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Book Review: On Philosophising, Philosophers, Philosophy and New Vistas in Applied Philosophy, by Dr. Sharmila Jayant Virkar

A little bit of context before you begin reading this book review. I have recently enrolled for an MA in Philosophy at the University of Mumbai. Philosophy is something I have been getting interested in, over the past few years, as those of you who have been reading my blogs and Instagram posts would know. During the pandemic, I thought long and hard about what I wanted to do next, and this is what I eventually came up with. It has been a challenge, getting back into academics as a student at this age, especially in a subject I have no academic background in. However, it has also been very exciting, especially thanks to my wonderful classmates (who, surprisingly, are of all age-groups, including some quite near my own) and my teachers, who have been very supportive and understanding. How well I will do is something that remains to be seen, but so far, I am enjoying this new journey and look forward to where it leads. Now that you know the background , you probably get an idea of how

Book Review: Arjuna by Anuja Chandramouli

Arjuna, in the Mahabharata, is described as the Nara to Krishna’s Narayana. In the entire epic, if Krishna is the one who wields the strings, albeit behind the scenes, it is Arjuna who is in the forefront of the story. It is he who is the most loved among the Pandavas, and it is his story Anuja Chandramouli seeks to relate, in her book by the same name.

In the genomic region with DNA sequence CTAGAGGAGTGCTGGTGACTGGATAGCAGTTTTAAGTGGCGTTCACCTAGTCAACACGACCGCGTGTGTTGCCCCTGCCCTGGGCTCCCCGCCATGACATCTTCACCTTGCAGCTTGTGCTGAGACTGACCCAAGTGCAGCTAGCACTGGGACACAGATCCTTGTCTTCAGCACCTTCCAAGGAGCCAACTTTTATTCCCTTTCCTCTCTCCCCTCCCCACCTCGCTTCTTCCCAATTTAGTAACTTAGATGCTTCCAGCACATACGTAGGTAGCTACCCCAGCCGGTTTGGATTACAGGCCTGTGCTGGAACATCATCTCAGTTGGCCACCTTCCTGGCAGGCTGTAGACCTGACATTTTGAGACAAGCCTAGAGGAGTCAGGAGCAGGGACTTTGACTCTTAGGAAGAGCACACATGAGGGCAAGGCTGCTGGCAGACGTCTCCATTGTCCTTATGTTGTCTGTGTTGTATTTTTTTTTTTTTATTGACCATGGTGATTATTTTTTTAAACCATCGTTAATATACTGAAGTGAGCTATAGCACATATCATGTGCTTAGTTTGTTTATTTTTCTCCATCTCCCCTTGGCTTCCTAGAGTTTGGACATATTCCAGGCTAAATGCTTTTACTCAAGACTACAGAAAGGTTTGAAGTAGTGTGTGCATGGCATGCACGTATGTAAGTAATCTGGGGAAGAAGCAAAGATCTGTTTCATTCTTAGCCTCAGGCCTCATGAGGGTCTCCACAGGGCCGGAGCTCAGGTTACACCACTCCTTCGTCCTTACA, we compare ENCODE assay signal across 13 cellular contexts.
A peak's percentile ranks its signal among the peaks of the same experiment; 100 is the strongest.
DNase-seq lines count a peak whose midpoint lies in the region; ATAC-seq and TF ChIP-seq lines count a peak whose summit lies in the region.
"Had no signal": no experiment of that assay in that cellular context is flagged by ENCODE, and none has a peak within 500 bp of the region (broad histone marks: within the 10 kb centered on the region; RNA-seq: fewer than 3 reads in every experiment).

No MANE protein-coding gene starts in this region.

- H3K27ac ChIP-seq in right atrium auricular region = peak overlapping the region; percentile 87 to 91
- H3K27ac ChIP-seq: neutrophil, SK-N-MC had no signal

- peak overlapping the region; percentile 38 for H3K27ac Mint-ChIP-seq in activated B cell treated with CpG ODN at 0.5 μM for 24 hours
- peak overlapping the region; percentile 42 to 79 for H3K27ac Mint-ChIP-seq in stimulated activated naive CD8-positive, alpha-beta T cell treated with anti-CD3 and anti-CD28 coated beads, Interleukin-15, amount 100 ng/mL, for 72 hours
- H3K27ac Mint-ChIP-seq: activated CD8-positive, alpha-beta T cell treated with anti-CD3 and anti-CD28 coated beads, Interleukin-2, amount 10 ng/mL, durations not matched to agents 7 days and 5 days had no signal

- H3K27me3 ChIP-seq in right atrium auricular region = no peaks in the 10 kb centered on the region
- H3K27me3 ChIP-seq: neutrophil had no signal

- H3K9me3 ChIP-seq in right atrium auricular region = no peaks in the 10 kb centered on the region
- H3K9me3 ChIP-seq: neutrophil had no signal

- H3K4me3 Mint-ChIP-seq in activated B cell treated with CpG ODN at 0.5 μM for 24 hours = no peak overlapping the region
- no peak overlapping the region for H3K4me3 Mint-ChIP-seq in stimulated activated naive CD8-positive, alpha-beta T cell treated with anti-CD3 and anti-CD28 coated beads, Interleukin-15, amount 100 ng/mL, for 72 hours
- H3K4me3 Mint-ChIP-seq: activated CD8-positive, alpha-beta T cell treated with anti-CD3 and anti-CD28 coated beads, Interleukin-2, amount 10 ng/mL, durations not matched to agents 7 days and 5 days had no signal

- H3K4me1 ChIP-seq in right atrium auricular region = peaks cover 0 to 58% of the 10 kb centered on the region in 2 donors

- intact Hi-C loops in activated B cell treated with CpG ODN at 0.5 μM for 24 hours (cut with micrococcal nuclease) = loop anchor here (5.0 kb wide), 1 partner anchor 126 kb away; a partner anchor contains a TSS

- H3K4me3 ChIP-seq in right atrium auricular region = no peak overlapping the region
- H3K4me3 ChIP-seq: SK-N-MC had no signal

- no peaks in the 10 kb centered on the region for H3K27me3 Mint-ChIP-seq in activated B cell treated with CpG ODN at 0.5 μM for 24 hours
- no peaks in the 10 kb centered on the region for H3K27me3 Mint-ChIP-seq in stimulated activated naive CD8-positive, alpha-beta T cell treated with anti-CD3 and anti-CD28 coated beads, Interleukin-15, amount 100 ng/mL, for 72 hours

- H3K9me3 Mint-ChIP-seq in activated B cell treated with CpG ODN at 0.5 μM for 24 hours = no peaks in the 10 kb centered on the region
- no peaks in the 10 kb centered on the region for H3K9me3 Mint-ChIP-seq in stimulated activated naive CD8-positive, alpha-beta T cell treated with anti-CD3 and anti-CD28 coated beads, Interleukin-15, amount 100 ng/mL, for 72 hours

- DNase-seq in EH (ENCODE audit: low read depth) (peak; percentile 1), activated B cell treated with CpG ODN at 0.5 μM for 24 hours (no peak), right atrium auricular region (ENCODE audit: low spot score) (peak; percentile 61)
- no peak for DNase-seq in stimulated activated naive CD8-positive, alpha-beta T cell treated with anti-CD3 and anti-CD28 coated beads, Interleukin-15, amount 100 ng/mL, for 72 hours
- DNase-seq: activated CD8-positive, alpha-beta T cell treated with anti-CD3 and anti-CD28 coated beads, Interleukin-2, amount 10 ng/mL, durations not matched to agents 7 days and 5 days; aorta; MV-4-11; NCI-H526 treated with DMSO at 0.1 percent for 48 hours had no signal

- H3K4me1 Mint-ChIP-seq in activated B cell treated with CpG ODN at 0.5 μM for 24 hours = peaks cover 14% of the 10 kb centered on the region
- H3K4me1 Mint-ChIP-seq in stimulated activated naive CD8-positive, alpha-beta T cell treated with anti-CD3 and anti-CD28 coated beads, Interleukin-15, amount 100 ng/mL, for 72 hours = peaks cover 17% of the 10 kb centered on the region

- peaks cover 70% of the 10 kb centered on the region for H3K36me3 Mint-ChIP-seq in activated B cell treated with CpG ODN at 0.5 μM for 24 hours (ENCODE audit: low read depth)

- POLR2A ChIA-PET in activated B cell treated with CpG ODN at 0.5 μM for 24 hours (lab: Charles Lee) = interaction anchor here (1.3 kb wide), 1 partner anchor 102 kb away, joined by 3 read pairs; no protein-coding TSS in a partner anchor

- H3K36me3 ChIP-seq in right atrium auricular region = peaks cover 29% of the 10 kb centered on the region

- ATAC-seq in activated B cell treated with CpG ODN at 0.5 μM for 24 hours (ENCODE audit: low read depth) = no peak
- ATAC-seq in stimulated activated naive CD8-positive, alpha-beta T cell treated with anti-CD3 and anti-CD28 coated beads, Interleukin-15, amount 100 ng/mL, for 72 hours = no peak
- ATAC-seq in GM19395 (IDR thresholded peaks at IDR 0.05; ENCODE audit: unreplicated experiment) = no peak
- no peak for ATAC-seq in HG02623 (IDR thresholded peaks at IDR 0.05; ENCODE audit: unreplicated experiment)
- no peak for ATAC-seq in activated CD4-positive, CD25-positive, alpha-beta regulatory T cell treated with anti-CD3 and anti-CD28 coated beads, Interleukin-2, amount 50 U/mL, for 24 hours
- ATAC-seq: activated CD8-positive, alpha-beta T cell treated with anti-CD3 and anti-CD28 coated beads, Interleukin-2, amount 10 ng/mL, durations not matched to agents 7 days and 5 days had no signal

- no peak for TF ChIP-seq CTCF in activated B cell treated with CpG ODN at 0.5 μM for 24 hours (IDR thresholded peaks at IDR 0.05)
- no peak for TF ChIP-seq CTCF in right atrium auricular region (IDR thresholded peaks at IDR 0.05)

She begins her story at the same place Veda Vyasa did – with Janamejaya’s sacrifice, and his quest to know more about his ancestors. However, instead of the epic in its entirety, she chooses to focus on Arjuna alone. However, Arjuna, for all his heroism and stature, cannot be separated from the Mahabharata. 

Therefore, Anuja has no choice but to relate events happening around him, which makes it into yet another rendition of one of the greatest of Indian epics.

On the positive side, the author manages to hold on to her narrative, through the book, though she frequently delves into the past, or peeks into the future, to explain events in the present. In fact, her narrative is what carries the book through, since it’s a story most of us know well. That she manages to introduce some surprises, in the form of less known events and happenings, simply adds to her credit.

The writing is good, as is the language, but on the downside, the book reads like an essay, a simple retelling of the story, especially in the beginning. It took me quite a while to get past the first few chapters, and a spelling or proofing error I found didn’t help matters either. It took the story of Uloopi and Babhruvahana to get me interested in the book, and read through to the end.

To clarify, I found only one spelling or proofing error on Pg.70, but sometimes, even one can be one too many.


The best thing I can say about the book is that Anuja Chandramouli brings us a story we know well, adding some details many might not know. It is this which makes the book worth a read. 

This book was sent to me for review by Leadstart Publishing. The views expressed are my own. 


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